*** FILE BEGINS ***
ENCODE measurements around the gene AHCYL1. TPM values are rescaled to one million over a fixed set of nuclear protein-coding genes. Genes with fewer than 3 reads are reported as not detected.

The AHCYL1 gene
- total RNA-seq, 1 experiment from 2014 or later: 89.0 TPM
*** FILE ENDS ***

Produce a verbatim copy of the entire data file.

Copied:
ENCODE measurements around the gene AHCYL1. TPM values are rescaled to one million over a fixed set of nuclear protein-coding genes. Genes with fewer than 3 reads are reported as not detected.

The AHCYL1 gene
- total RNA-seq, 1 experiment from 2014 or later: 89.0 TPM